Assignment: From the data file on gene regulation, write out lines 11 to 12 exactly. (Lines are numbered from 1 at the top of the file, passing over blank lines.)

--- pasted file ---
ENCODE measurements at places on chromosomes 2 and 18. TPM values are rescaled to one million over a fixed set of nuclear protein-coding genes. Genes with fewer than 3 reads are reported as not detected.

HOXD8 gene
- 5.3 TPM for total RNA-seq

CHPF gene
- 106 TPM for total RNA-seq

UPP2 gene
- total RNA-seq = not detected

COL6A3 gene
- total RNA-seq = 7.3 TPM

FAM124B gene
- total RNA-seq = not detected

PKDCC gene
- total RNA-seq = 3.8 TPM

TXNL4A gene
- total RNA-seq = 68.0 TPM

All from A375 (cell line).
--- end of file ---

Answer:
- total RNA-seq = not detected

PKDCC gene